• Kevin Levin May 13, 2013 @ 13:30

      Perhaps he doesn’t care if the story is fabricated just as long as he is remembered at all. 🙂

    • Jonathan Mahaffey May 14, 2013 @ 13:39

      I am genuinely curious, if preventing this vandalism qualifies as a sign of divine favor over the Flaggers’ cause, how do they fit the defeat of the Confederacy into their religious worldview? My impression is that their Confederate ancestors saw their defeat as a chastisement from God, though not necessarily for slavery itself but rather for the manner its was implemented in the South. But I don’t think that view would fit into the mindset of modern Confederate apologists who refuse to think slavery was really that bad or that their honorable, Christian ancestors were capable of such sin. Given that assumption on their part, why then did God allow the Confederacy to lose? Was it a chastisement, but for a lesser sin or some minor impiety? Or have they so idolized their ancestors and demonized the Yankees that they view the Civil War as an instance of religious persecution by the pagan North against the Christian South?

      • Kevin Levin May 14, 2013 @ 13:43

        I don’t claim to have any insight into the worldview of the Flaggers. You are correct in pointing out that some white Southerners did see defeat as a reflection of God’s displeasure, though that wasn’t always in reference to slavery. I recommend George Rable’s recent book, God’s Almost Chosen People (UNC Press) for a thorough examination of these questions.

  • Andy Hall May 13, 2013 @ 11:00

    It struck me as a little odd at the time that Walker’s film-making focused on Oakwood Cemetery, when the Flaggers’ (and Tripp Lewis’) main focus locally — their flagship project, as it were — has always been the VMFA. Now I know why — at the same time he was following Lewis around at Oakwood, he was in the running for (and subsequently was awarded) a 2013-14 VMFA Visual Arts Fellowship.

    • Kevin Levin May 13, 2013 @ 11:06

      And the plot thickens. I wonder if the Flaggers are aware that Walker was awarded a VMFA fellowship. 🙂

    • Kevin Levin May 13, 2013 @ 11:17

      Just a few minutes late on the irony of it all. Walker will likely use the money from the VMFA to produce a documentary about the Flaggers.

  • Larry Cebula May 13, 2013 @ 10:39

    This reminds me very much of the time I single-handedly saved the Earth from an alien invasion, using only a Swiss Army knife and my fast wit. Of course the government covered the whole thing up to avoid mass panic, but it TOTALLY HAPPENED.

    • Kevin Levin May 13, 2013 @ 10:45

      First, thank you for your service.

      The Virginia Flaggers mission is to convince the rest of the community that Confederate heritage is under assault. Nothing up til now has worked, which leads directly to just making it up. I am surprised that the two individuals in question weren’t described as wearing Che Guevara t-shirts, which would have completed the picture.

  • Jimmy Dick May 13, 2013 @ 9:55

    This is becoming an apparent bid for attention by the flaggers. The general public doesn’t give a care about them. I do not think this will do much for them because they need something to sustain their beliefs and it just isn’t happening.

    • Kevin Levin May 13, 2013 @ 10:03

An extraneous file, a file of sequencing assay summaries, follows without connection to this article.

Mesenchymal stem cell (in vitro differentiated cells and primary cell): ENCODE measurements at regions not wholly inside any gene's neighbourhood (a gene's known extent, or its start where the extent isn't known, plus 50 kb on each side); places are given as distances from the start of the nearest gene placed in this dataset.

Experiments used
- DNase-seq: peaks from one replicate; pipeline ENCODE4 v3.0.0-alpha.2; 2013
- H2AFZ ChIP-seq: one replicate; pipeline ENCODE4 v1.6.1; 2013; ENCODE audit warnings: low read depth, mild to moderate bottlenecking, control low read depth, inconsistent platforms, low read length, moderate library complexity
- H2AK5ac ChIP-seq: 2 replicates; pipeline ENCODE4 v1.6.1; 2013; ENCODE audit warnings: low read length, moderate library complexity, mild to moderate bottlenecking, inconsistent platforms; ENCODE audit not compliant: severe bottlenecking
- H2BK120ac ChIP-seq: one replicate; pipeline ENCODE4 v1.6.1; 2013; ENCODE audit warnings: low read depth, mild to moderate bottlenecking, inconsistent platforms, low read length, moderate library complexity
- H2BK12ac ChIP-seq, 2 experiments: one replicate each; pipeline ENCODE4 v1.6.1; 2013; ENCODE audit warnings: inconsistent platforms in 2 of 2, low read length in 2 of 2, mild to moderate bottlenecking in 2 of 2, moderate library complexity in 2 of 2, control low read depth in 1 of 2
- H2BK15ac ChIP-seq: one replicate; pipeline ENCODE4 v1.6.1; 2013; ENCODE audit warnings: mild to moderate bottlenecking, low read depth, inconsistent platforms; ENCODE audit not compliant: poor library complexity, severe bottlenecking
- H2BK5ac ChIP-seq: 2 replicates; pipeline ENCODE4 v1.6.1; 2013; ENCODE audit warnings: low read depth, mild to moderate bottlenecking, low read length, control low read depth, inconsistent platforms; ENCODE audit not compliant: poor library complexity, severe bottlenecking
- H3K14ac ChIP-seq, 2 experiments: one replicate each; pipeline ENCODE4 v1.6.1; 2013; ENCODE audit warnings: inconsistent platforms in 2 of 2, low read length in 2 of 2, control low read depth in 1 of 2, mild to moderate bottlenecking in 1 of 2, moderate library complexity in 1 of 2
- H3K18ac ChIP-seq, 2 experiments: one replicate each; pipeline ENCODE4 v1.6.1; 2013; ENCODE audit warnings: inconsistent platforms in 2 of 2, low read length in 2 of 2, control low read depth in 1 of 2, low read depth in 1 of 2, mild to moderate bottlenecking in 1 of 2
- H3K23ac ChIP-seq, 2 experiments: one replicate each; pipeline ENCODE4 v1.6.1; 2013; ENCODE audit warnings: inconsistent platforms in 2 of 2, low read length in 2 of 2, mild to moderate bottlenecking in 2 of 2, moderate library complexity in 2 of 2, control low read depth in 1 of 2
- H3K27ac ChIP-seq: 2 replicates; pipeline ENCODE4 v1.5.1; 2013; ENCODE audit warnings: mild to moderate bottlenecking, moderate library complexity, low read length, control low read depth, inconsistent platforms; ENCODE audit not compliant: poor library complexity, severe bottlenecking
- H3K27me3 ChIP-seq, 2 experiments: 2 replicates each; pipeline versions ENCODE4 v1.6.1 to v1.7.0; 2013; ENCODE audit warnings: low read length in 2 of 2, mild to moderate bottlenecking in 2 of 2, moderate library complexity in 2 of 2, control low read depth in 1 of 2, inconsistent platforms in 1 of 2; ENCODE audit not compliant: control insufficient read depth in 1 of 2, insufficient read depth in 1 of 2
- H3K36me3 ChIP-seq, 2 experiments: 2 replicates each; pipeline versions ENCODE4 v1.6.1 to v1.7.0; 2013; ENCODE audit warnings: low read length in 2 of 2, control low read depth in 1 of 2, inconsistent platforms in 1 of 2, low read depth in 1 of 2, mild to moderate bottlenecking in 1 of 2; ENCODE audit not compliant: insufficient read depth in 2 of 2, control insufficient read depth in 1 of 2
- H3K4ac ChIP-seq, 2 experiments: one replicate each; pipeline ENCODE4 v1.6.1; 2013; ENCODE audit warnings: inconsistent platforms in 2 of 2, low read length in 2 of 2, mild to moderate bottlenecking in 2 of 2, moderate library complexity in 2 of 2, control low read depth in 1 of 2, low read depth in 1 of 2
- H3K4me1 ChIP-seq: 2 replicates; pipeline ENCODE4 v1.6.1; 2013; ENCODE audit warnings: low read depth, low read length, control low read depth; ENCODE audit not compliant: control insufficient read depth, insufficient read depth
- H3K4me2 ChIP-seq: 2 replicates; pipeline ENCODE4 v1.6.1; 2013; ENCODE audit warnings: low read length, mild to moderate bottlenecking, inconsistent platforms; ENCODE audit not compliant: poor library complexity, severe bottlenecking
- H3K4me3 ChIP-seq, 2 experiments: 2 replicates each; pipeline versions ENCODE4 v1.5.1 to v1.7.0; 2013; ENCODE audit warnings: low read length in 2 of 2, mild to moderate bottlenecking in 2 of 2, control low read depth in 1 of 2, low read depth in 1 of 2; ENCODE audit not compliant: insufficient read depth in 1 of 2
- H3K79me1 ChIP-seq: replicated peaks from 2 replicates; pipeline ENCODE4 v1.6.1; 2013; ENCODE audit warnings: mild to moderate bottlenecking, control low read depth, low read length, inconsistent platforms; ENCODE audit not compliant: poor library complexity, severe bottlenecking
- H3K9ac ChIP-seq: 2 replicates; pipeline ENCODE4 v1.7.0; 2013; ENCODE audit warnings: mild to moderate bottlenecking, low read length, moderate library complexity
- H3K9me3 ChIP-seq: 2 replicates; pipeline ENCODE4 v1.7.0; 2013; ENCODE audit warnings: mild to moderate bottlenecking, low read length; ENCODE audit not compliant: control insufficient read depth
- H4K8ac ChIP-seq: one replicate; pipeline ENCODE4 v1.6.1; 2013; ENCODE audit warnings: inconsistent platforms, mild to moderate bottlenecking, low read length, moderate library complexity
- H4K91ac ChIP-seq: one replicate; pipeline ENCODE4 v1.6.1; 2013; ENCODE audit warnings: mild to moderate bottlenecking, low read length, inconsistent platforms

Anyone who has followed them over the past year or so is aware of their attempts at publicity. Susan Hathaway once Flagged the History Mobile in Fredericksburg not too long ago. A friend of mine who is in the NPS inquired whether she had ever actually toured the truck. Of course, she had not. Same holds true for their picketing outside the MOC in Appomattox.

      They could easily have focused their energies on something productive at the Pelham Chapel in Richmond, but instead they chose a different route. I am still not clear as to who is ultimately responsible for this story. Did Walker make it up to gain more attention to his Flagger documentary and Hathaway just ran with it?

  • Rob Baker May 13, 2013 @ 9:12

    Bizarre. Following this story has been an emotional roller coaster. I am wondering what is real, what is embellished, and what is fabrication.

    • Kevin Levin May 13, 2013 @ 9:15

      Ultimately, it doesn’t really matter what is true or false. The principal players involved had an opportunity to respond to the questions posed to them through different channels. That silence speaks volumes. I anticipate that the usual suspects will rally around Hathaway and Walker, but beyond that their reputation has been significantly damaged if it wasn’t already.

      • Rob Baker May 13, 2013 @ 9:42

        I’ve got to respectfully disagree with that. This event, if minuscule in fact, or simply non-existent, serves as a terrific example of “memory” in action. How many people took this story as fact, and will not bother to look any further than her statements? It’s a fable, that may or may not be based in truth, that might very well manifest into Southern Heritage lore.

        You are right about reputation. Though it seems that the people that see Hathaway and Walker’s reputation as damaged on this occasion, are in the minority. The majority of people that pay her and other flaggers attention will likely continue on in bliss. We shall see in the long run.

        • Kevin Levin May 13, 2013 @ 9:44

          I don’t see any disagreement between us.

          • Rob Baker May 13, 2013 @ 10:04

            Sorry for not elaborating. You said “Ultimately, it doesn’t really matter what is true or false.”

            That’s what I disagreed with. Though I think now that you were referring to their silence rendering the details of the case moot, rather than it simply not mattering.

            • Kevin Levin May 13, 2013 @ 10:05

              Exactly. Sorry for the confusion.